Great Brunch Spots That Take Reservations guide image


Great Brunch Spots That Take Reservations

Avoid long waits by booking a table at one of these restaurants.

Planning brunch can be stressful, especially when you wait until the last-minute and have to convince five hungry friends that the IHOP on 14th Street was your first choice all along. Do the responsible thing, and book ahead of time. The restaurants on this guide serve great food, and more importantly, take reservations.


photo credit: Noah Devereaux

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The Queensboro Restaurant


80-02 Northern Blvd, Jackson Heights
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If you want to grab brunch in Jackson Heights, join the rest of the neighborhood at The Queensboro. People like to come here on weekends, and for good reason. The dining room is spacious, with hanging plants and wooden ceiling beams, and the menu has everything from yogurt and waffles to jerk chicken and Spam fried rice. Try to snag one of the big leather booths if you’re coming with a group.

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Bogota Latin Bistro



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Park Slope’s most popular brunch destination is Miriam. But Miriam doesn’t take reservations for brunch, and it tends to have a line out the door. If you don’t feel like standing around on the sidewalk while you make small talk with new parents, get brunch in the colorful, plant-filled dining room at nearby Bogota Latin Bistro. Start things off with an empanada sampler before moving on to some steak and chicharrón.

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For a great Southern brunch, make a reservation at Melba’s. This Harlem restaurant serves catfish, crab cakes, and crispy fried chicken on an eggnog waffle, which doesn’t actually taste like eggnog, but is delicious nonetheless. Most of the dishes come with a few sides, and we highly suggest both the mac and cheese and collard greens. 

Chez Ma Tante is a great little restaurant in Greenpoint where you can eat interesting takes on roast chicken and steak tartare in a nice, homey setting. But Chez Ma Tante will always be known for one thing and one thing only: their charred, butter-soaked pancakes. People mainly come here for those, so this place gets busy on weekends. Brunch reservations aren’t impossible—but you’ll want to make them at least two weeks in advance.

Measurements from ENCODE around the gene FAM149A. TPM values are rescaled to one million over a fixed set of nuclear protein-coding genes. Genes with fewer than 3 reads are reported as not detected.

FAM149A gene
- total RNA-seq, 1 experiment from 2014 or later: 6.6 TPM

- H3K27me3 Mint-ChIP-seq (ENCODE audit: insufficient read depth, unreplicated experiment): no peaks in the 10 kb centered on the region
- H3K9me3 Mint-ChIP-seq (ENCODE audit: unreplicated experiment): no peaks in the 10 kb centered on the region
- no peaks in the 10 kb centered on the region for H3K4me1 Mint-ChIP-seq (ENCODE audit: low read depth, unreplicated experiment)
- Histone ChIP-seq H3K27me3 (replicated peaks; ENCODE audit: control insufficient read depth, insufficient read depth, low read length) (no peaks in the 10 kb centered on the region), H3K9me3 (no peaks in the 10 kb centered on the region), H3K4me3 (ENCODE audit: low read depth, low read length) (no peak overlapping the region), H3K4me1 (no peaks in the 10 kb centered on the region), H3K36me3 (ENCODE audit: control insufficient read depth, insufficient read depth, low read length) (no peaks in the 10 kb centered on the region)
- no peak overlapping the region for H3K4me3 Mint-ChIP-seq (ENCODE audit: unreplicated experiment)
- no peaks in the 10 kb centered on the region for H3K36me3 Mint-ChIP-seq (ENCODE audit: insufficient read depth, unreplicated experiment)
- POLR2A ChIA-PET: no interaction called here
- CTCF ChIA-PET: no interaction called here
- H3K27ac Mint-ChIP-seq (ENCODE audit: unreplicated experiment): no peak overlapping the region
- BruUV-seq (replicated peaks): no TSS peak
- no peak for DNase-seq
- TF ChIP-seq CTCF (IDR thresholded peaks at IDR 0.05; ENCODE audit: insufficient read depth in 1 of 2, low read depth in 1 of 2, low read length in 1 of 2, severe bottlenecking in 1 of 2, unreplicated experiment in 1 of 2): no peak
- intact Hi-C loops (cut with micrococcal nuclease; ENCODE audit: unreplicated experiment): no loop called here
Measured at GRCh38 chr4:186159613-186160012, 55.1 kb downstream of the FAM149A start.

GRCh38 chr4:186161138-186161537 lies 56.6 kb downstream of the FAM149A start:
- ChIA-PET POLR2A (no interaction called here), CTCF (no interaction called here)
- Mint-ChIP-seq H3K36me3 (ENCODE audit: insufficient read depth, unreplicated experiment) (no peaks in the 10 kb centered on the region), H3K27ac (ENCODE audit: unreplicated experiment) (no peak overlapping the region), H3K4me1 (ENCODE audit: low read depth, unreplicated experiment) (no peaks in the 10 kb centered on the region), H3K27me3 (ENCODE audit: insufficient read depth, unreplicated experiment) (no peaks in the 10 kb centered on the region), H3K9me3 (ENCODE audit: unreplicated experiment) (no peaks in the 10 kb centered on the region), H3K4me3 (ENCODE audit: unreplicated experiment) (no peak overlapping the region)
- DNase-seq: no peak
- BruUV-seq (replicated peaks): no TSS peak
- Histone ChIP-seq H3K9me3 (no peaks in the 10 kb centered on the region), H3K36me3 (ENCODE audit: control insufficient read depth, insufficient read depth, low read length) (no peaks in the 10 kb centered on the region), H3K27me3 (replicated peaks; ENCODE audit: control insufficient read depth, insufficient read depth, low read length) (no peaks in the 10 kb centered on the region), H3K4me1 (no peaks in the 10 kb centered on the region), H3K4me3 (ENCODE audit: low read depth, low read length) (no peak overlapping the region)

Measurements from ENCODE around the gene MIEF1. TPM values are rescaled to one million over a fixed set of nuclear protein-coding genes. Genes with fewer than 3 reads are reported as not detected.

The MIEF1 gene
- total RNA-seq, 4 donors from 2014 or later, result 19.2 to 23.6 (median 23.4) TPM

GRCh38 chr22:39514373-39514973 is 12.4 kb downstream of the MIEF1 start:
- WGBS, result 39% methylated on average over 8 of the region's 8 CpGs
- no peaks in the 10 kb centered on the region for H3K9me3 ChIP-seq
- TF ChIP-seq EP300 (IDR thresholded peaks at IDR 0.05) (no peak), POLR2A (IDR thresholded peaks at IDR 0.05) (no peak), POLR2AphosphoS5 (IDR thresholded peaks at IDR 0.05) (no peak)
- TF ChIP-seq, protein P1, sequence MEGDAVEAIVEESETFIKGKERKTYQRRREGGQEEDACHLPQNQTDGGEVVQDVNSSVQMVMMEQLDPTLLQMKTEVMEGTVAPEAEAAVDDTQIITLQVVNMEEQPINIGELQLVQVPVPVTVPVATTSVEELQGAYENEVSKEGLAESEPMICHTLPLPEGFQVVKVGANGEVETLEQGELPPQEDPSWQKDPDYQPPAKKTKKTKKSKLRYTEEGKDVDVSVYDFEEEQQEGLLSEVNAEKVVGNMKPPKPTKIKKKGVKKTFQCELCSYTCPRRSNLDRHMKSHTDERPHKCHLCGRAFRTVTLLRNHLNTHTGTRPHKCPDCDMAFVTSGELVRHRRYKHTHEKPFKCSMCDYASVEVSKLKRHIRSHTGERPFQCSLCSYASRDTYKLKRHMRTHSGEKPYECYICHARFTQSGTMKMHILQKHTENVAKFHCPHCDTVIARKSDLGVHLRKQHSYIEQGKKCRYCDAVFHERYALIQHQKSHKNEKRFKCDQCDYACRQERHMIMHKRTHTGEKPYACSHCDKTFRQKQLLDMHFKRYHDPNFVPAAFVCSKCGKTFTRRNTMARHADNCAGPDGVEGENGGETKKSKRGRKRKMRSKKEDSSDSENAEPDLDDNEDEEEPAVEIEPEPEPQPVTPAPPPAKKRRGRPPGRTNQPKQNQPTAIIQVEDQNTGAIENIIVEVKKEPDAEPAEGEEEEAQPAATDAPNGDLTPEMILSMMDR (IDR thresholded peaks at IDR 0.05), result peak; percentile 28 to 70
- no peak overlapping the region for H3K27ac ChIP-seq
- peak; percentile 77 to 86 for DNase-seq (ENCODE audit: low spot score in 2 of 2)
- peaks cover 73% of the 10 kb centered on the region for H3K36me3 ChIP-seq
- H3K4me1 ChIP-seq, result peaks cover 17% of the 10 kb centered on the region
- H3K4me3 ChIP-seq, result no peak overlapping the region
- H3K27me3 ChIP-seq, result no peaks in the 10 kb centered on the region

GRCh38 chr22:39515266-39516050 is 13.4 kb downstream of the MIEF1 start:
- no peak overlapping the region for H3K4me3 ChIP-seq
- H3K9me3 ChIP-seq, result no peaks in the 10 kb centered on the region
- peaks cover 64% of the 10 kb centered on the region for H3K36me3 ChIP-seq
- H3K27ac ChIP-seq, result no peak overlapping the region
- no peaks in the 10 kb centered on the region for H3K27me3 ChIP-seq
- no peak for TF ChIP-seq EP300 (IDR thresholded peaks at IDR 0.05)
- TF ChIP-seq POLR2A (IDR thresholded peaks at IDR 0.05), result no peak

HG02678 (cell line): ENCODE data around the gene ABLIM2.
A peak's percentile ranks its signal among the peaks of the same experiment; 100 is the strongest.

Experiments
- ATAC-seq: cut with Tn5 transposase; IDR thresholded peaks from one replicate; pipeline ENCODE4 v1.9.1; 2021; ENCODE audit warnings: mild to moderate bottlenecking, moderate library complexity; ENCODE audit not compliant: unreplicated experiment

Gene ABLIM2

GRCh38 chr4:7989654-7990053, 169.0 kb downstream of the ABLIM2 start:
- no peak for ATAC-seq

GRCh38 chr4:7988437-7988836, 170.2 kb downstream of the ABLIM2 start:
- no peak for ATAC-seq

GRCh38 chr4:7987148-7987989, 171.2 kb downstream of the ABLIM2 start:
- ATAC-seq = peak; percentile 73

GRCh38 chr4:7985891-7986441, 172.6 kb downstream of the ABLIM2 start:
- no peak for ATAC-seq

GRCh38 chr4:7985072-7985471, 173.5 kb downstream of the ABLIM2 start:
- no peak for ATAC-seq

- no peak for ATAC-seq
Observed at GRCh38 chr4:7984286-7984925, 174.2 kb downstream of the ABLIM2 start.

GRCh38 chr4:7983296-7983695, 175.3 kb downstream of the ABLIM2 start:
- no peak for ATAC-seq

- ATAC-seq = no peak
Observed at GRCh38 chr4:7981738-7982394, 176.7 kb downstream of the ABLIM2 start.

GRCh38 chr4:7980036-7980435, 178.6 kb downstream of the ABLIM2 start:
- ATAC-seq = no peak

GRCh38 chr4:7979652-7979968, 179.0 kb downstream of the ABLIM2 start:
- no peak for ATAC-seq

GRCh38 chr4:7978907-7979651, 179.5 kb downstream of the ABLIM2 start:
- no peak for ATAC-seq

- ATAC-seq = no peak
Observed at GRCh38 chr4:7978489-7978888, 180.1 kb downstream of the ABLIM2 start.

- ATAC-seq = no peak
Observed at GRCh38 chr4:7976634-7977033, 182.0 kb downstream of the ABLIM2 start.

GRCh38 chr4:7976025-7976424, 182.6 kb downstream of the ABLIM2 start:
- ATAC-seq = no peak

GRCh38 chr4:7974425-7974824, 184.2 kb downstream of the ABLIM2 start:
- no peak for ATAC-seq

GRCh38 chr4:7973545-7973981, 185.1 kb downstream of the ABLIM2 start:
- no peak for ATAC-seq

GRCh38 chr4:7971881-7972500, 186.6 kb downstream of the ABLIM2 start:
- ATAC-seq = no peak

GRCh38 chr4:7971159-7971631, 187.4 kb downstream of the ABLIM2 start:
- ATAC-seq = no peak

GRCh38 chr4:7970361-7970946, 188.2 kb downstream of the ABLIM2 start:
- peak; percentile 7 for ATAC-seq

Sunday in Brooklyn attracts a brunch crowd for three reasons: the food, the space, and the fact that it’s called “Sunday in Brooklyn.” Their hazelnut praline pancakes are NYC famous, and their dining room looks like the beautiful home you’ll never own in Williamsburg. Make a reservation, or risk having to wait several hours for your brunch.

If you stop by Sadelle’s on a weekend afternoon and tell the host that you don’t have a reservation, they’ll look at you as if you just threatened to commit arson. At brunch, this upscale Soho bagel spot from the people behind Carbone gets so busy that it qualifies as a scene. Make a reservation, and get the smoked fish tower.

Lafayette is, above all, a useful place. It looks like a big, bright brasserie that you’d find in a touristy part of Paris, and it’s never tough to get a table. So if you need to plan a nice brunch with family members or people visiting from out of town, keep this Noho restaurant in mind. You can eat a burger or a croque madame, or you can just get a few Bloody Marys and a basket of baked goods.

The East Pole on the Upper East Side works for a lot of situations. It’s upscale, but it’s not especially stuffy, and it’s cool enough for anyone who usually brunches below 14th Street. The restaurant is located in the bottom of a very expensive-looking townhouse, and the brunch menu covers all your classics, from avocado toast to huevos rancheros. 

Plan your next bottomless brunch at Pig & Khao on the Lower East Side. It’s never too hard to secure a reservation at this Filipino/Thai restaurant, and there’s plenty of space for groups. For $21 (in addition to the cost of food), you can get unlimited mimosas to go with your sisig, khao soi, or french toast topped with coconut whipped cream. 

A Chelsea classic, Cookshop should be one of your default picks for when you can’t decide where to go for brunch and would rather not spend three hours debating the topic with your friends. Sit on a green banquette in the spacious, light-filled dining room and eat a burger or some poached eggs with sweet potato hummus. If it’s warm out, reserve a seat on the patio.

It’s surprisingly hard to find a good brunch spot in the West Village. Lots of places are walk-in-only, and most of the others are booked far in advance. But Hudson Clearwater usually has reservations, even day-of. This place looks like someone’s rustic upstate home (complete with ivy-filled backyard), and it’s perfect for a brunch that feels a little more upscale. Bring your in-laws for some duck hash or Southern eggs benedict. 

Peaches Prime, the younger sibling of Bed-Stuy’s Peaches (which doesn’t take reservations), is a solid option for when you need to eat with a group in the Downtown Brooklyn/Fort Greene area. The room has high ceilings and a sleek, industrial feel, and reservations are as abundant as Nets fans who dislike Kyrie Irving. Skip the calamari, but get the juicy burger.

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